Yet despite all the stories, I’ve not been able to bring myself to want to go to Cannes with the same passion and vigour that seems to drive so many others.

However there are four letters that inspire in me the same kind of passionate drive to pack my bags and haul-ass half-way across the world, and they are SxSW. Read more »

Crime and Pseudonym

Filmmaker James Ricketson applied for script development funding using a pseudonym and a fake ABN number but the result was counterproductive, to say the least. Should artists be allowed to use pseudonyms when applying for public funding, or is the Government right to scrutinise such actions, taking them to their last consequences? Read more »

Is this doing good? Or shameless exploitation?

Child abuse victim Michael HatfieldWhat if a victim of child abuse agrees to be tattooed as part of your campaign? And what if a child abuse charity stands to gain from the publicity? Is it still exploitation?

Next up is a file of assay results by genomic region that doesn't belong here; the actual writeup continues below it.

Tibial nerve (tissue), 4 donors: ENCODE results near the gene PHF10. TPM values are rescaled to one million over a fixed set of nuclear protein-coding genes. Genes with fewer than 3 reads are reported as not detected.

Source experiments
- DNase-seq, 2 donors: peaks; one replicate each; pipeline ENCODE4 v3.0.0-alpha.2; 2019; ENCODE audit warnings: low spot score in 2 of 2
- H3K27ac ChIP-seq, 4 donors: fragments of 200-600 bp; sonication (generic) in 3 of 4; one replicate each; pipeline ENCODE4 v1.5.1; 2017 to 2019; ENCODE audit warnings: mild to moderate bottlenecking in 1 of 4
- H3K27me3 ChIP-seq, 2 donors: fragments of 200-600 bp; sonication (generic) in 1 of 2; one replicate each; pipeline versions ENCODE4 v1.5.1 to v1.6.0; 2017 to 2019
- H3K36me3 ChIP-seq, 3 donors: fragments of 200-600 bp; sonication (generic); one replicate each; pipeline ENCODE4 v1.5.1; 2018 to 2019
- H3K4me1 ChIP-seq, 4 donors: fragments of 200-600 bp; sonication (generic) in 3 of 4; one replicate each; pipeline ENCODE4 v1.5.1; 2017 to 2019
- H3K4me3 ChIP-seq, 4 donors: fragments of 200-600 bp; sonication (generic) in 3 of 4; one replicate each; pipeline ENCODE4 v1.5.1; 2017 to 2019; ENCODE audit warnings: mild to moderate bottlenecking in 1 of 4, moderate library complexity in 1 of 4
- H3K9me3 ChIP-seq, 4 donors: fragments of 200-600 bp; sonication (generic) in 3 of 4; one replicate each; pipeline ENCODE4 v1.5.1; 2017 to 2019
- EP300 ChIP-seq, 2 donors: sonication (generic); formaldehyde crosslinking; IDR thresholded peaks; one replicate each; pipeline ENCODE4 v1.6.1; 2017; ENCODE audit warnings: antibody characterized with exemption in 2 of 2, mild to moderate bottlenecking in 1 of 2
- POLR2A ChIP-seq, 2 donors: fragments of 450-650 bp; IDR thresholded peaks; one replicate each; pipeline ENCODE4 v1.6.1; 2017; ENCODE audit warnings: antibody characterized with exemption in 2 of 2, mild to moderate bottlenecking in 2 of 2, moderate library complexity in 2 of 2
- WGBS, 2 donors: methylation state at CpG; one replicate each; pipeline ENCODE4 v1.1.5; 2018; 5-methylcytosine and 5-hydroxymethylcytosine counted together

I have read a press release we were sent today from a PR agency in Queensland a few times over. And every time it makes me shudder. Read more »

The 20 most flattering things spammers have said to me this week

Unless you happen to write a blog – which admittedly may account for  half of Mumbrella’s readers – you may not be fully familiar with the joys of web spam.

The main difference to email spam is that rather than trying to coax your bank account details via promised shares in stolen African wealth, the aim is usually simply to build SEO through hiding links.

Happily, the technology is pretty good at filtering most of it. Which can be a pity, as it’s good for the ego. Rescued from the spam filter, these are my favourites of the last week, even if they could apply to any site in the world.

Like this, Read more »

Kneejerk negativity is ruining this creative industry’s big thinking

cathie mcginn reading roomIn a guest post inspired by yesterday’s Battle of Big Thinking, Cathie McGinn argues that the industry needs to find ways of making criticism more constructive and less destructive.

Sitting in the audience at yesterday’s Battle of Big Thinking, one of the most extraordinary things was the accompanying conversation on Twitter. It was free from the usual slights, snarky remarks and bitching – people responded to new ideas with enthusiasm, and a desire to share them. But sadly that’s not how the industry usually is. Read more »